Grade: D The USPSTF recommends against the service. There is moderate or high certainty that the service has no net benefit or that the harms outweigh the benefits
The USPSTF recommends against the use of ÃÂ-carotene or vitamin E supplements for the prevention of cardiovascular disease or cancer.
Frequency of Service
No information available.
Risk Factor Information
No information available.
The focus of this recommendation is healthy adults without special nutritional needs. Populations studied were typically aged 50 years or older. This recommendation does not apply to children, women who are pregnant or may become pregnant, or persons who are chronically ill or hospitalized or have a known nutritional deficiency.
Suggestions for Practice Regarding the I Statement
Potential Preventable Burden
Evidence from in vitro and animal research and population-based epidemiologic studies supports the hypothesis that oxidative stress may play a fundamental role in the initiation and progression of cancer and common cardiovascular diseases.3 If this hypothesis is correct, then some combination of specific supplements, a specific dose, a vulnerable host, and specific timing may be found to be useful.
Important harms have been shown with the use of β-carotene in persons who smoke tobacco or have an occupational exposure to asbestos. There are several known adverse effects caused by excessive doses of vitamins; for example, moderate doses of vitamin A supplements may reduce bone mineral density, but high doses may be hepatotoxic or teratogenic. Otherwise, the vitamins reviewed by the USPSTF had few known risks. Because many of these vitamins are fat soluble, the lifetime effect of high doses should be taken into consideration.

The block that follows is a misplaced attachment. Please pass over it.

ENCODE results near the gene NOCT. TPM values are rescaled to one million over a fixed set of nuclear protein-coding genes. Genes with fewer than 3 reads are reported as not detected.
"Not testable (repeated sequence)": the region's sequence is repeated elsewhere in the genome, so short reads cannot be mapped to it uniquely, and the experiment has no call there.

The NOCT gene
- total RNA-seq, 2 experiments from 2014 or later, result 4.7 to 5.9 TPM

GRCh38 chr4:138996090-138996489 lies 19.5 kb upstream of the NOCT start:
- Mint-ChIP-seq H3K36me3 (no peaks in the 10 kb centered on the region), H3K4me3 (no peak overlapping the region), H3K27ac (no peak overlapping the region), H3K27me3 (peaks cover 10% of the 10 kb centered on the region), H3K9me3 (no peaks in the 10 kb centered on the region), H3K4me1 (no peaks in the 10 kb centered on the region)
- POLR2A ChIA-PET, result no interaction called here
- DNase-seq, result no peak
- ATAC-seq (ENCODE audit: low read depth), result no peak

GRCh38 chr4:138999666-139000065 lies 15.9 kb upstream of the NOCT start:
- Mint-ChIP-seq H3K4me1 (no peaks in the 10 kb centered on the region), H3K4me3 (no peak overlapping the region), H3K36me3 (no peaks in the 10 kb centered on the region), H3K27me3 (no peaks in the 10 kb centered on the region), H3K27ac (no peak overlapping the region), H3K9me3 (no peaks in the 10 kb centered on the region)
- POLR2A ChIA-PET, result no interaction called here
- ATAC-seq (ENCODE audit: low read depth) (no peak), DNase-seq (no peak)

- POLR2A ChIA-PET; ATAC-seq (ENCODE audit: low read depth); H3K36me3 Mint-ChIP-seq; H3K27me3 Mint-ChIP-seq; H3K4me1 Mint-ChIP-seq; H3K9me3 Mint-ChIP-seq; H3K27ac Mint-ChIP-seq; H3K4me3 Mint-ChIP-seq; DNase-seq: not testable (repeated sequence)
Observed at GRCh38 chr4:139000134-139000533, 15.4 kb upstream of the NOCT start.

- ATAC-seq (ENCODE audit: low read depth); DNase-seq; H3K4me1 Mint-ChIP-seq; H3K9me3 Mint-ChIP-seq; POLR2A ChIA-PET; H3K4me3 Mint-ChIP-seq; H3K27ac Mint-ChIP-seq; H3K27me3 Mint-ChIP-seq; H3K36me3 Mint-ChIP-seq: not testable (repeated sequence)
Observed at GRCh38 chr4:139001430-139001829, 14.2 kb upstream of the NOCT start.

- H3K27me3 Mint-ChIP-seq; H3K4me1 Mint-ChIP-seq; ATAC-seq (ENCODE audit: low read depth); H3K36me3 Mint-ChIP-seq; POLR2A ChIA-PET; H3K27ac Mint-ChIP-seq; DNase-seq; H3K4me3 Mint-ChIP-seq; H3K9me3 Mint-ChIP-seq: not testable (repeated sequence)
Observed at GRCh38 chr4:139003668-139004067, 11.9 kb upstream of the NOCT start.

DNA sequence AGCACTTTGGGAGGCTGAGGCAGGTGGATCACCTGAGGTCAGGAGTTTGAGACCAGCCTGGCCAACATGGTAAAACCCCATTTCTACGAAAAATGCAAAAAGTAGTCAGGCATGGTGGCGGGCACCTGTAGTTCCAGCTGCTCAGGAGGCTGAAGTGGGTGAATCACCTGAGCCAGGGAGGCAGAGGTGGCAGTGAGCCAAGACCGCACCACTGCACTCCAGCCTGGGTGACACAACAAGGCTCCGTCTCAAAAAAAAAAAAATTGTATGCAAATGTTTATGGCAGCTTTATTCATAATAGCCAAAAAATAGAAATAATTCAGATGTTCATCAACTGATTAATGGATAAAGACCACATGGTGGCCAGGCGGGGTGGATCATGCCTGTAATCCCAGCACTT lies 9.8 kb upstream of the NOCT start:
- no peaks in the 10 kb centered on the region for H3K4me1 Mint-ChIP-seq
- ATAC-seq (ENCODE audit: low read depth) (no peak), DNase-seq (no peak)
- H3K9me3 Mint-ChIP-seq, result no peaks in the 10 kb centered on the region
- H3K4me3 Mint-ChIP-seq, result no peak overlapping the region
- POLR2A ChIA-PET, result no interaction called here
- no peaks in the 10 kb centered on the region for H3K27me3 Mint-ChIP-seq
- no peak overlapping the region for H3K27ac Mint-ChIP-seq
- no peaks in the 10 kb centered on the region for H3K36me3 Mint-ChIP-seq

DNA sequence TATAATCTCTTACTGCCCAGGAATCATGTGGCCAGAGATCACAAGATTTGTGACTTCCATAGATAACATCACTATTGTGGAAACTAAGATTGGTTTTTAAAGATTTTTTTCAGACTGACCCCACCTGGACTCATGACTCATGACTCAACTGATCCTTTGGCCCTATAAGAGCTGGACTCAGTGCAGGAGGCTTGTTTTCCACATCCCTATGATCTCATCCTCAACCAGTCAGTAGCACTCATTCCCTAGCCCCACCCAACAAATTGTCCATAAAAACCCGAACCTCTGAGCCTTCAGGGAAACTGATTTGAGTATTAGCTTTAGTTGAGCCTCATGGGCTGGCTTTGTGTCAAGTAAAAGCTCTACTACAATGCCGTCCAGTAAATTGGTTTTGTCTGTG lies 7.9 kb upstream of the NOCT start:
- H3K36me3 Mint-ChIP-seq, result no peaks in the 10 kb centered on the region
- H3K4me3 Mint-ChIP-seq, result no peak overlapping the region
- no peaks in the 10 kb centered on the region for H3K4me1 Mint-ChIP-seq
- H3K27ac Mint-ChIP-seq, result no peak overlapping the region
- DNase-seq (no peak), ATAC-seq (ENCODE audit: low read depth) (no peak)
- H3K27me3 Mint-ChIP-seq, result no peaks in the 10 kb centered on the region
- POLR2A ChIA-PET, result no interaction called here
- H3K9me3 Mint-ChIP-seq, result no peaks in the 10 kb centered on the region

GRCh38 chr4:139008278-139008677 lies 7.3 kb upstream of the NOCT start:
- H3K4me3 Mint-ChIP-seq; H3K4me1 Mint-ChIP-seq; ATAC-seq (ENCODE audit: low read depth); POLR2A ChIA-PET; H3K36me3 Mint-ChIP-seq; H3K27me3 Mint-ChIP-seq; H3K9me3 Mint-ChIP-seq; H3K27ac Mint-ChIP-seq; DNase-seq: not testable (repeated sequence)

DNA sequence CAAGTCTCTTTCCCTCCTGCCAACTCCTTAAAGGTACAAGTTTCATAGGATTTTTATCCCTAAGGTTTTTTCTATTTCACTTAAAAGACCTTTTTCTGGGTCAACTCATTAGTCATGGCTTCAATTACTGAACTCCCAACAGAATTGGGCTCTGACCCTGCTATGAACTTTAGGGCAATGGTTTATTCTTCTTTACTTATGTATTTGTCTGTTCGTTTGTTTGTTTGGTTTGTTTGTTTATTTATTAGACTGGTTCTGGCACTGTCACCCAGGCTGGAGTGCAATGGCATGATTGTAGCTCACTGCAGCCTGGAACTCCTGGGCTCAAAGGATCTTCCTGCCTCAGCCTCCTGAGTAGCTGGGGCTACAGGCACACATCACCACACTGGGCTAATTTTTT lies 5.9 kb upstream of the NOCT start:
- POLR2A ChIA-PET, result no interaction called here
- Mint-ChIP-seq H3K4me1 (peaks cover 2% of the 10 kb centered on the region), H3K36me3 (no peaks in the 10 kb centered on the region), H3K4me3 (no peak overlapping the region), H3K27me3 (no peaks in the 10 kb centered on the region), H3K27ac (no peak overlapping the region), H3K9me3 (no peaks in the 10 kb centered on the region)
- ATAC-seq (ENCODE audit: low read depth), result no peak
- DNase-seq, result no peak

The USPSTF did not address doses higher than the tolerable upper intake level, as determined by the U.S. Food and Nutrition Board. Vitamins A and D have known harms at doses exceeding the tolerable upper intake levels5, and the potential for harm from other supplements at high doses should be carefully considered.
The U.S. Pharmacopeia has developed reference standards to aid in quality control of dietary supplement production; however, the content and concentration of ingredients in commercially available formulations probably vary considerably. This variability in the composition of dietary supplements makes extrapolating results obtained from controlled clinical trials challenging.
Although dietary supplements themselves are not particularly costly, the cumulative effect of this class of agent on spending is substantial. In 2010, $28.1 billion was spent on dietary supplements in the United States.6
Surveys conducted by the dietary supplement industry suggest that many physicians and nurses have recommended dietary supplements to their patients for health and wellness.7.
Additional Approaches to Prevention
Appropriate intake of vitamin and mineral nutrients is essential to overall health.5 Despite the uncertain benefit of vitamin supplementation, the 2010 Dietary Guidelines for Americans8 suggest that nutrients should come primarily from foods and provide guidance on how to consume a nutrient-rich diet. Adequate nutrition by eating a diet rich in fruits, vegetables, whole grains, fat-free and low-fat dairy products, and seafood has been associated with a reduced risk for cardiovascular disease and cancer.9, 10